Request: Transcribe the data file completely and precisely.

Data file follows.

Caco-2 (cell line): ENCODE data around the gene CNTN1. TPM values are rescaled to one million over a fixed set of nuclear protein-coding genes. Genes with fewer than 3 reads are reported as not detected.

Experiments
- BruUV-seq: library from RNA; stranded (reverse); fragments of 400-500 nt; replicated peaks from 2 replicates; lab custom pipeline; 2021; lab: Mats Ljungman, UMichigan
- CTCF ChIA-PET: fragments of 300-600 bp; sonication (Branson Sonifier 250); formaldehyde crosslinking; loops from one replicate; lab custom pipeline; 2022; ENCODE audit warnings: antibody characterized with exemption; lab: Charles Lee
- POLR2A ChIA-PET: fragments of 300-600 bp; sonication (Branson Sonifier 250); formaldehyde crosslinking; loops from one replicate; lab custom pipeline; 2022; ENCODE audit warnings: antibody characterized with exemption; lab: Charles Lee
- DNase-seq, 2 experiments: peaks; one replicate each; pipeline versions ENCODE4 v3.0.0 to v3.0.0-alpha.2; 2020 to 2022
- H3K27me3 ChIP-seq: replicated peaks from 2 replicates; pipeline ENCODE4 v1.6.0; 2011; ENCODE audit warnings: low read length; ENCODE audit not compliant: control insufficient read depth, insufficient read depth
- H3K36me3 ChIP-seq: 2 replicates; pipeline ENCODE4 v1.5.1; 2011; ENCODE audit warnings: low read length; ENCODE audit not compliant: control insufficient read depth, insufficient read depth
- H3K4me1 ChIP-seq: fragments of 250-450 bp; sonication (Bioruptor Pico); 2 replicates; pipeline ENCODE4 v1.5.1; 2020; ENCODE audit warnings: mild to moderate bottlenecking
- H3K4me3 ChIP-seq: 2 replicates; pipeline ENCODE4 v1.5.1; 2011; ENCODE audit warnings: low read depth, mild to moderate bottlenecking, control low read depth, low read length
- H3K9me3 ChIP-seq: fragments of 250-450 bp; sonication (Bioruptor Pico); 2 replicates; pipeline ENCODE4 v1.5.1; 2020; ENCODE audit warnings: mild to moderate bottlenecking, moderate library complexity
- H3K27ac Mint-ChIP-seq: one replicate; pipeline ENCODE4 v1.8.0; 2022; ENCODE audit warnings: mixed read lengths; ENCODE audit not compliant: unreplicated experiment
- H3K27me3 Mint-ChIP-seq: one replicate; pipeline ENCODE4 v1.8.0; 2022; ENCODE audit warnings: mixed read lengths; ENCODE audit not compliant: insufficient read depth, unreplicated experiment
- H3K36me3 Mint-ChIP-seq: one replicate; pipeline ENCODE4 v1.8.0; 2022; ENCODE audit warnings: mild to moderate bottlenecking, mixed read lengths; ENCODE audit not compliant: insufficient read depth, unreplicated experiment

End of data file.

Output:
Caco-2 (cell line): ENCODE data around the gene CNTN1. TPM values are rescaled to one million over a fixed set of nuclear protein-coding genes. Genes with fewer than 3 reads are reported as not detected.

Experiments
- BruUV-seq: library from RNA; stranded (reverse); fragments of 400-500 nt; replicated peaks from 2 replicates; lab custom pipeline; 2021; lab: Mats Ljungman, UMichigan
- CTCF ChIA-PET: fragments of 300-600 bp; sonication (Branson Sonifier 250); formaldehyde crosslinking; loops from one replicate; lab custom pipeline; 2022; ENCODE audit warnings: antibody characterized with exemption; lab: Charles Lee
- POLR2A ChIA-PET: fragments of 300-600 bp; sonication (Branson Sonifier 250); formaldehyde crosslinking; loops from one replicate; lab custom pipeline; 2022; ENCODE audit warnings: antibody characterized with exemption; lab: Charles Lee
- DNase-seq, 2 experiments: peaks; one replicate each; pipeline versions ENCODE4 v3.0.0 to v3.0.0-alpha.2; 2020 to 2022
- H3K27me3 ChIP-seq: replicated peaks from 2 replicates; pipeline ENCODE4 v1.6.0; 2011; ENCODE audit warnings: low read length; ENCODE audit not compliant: control insufficient read depth, insufficient read depth
- H3K36me3 ChIP-seq: 2 replicates; pipeline ENCODE4 v1.5.1; 2011; ENCODE audit warnings: low read length; ENCODE audit not compliant: control insufficient read depth, insufficient read depth
- H3K4me1 ChIP-seq: fragments of 250-450 bp; sonication (Bioruptor Pico); 2 replicates; pipeline ENCODE4 v1.5.1; 2020; ENCODE audit warnings: mild to moderate bottlenecking
- H3K4me3 ChIP-seq: 2 replicates; pipeline ENCODE4 v1.5.1; 2011; ENCODE audit warnings: low read depth, mild to moderate bottlenecking, control low read depth, low read length
- H3K9me3 ChIP-seq: fragments of 250-450 bp; sonication (Bioruptor Pico); 2 replicates; pipeline ENCODE4 v1.5.1; 2020; ENCODE audit warnings: mild to moderate bottlenecking, moderate library complexity
- H3K27ac Mint-ChIP-seq: one replicate; pipeline ENCODE4 v1.8.0; 2022; ENCODE audit warnings: mixed read lengths; ENCODE audit not compliant: unreplicated experiment
- H3K27me3 Mint-ChIP-seq: one replicate; pipeline ENCODE4 v1.8.0; 2022; ENCODE audit warnings: mixed read lengths; ENCODE audit not compliant: insufficient read depth, unreplicated experiment
- H3K36me3 Mint-ChIP-seq: one replicate; pipeline ENCODE4 v1.8.0; 2022; ENCODE audit warnings: mild to moderate bottlenecking, mixed read lengths; ENCODE audit not compliant: insufficient read depth, unreplicated experiment